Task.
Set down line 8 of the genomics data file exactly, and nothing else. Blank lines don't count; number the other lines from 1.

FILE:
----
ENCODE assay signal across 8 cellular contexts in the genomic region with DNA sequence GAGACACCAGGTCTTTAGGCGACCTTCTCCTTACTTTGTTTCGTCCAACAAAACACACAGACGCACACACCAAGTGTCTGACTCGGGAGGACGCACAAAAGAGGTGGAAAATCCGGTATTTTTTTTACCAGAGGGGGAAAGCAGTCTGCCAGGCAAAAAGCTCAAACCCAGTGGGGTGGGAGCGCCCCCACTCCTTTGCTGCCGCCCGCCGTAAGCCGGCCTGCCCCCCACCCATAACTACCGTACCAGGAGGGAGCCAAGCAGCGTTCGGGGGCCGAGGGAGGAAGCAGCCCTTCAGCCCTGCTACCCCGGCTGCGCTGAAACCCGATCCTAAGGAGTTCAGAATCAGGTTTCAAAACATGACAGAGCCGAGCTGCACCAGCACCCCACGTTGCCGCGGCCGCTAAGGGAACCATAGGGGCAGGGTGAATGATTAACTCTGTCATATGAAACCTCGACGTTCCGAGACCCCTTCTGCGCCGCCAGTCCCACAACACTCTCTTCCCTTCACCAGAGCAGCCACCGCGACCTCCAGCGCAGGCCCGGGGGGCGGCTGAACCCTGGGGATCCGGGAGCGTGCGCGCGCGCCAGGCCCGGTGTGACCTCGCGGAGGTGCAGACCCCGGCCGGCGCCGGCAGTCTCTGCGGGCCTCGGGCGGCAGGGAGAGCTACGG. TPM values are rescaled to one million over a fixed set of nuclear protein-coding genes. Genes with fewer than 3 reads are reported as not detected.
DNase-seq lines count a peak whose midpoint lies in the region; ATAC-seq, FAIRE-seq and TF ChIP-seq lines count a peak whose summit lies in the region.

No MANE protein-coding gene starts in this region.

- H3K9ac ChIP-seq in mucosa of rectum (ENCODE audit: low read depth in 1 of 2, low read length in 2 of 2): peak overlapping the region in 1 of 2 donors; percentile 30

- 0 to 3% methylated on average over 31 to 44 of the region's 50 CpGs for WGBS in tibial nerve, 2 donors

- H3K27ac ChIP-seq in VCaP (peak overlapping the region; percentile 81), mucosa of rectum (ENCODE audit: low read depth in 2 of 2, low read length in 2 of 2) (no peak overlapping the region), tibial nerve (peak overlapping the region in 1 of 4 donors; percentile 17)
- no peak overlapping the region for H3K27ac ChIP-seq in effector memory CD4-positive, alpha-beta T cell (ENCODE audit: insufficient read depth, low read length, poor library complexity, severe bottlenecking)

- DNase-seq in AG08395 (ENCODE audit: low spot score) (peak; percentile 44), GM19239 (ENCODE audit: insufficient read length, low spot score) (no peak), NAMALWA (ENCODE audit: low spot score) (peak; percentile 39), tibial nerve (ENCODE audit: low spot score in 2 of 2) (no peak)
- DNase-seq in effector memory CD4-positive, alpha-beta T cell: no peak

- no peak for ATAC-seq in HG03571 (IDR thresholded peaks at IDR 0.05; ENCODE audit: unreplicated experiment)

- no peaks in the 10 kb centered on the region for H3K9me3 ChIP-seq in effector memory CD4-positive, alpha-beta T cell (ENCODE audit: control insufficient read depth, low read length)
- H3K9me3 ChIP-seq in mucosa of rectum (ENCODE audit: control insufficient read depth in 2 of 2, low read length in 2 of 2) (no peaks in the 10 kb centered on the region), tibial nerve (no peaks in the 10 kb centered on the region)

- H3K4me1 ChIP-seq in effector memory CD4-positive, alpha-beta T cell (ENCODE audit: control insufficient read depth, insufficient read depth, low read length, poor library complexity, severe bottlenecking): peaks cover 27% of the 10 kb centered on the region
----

- DNase-seq in AG08395 (ENCODE audit: low spot score) (peak; percentile 44), GM19239 (ENCODE audit: insufficient read length, low spot score) (no peak), NAMALWA (ENCODE audit: low spot score) (peak; percentile 39), tibial nerve (ENCODE audit: low spot score in 2 of 2) (no peak)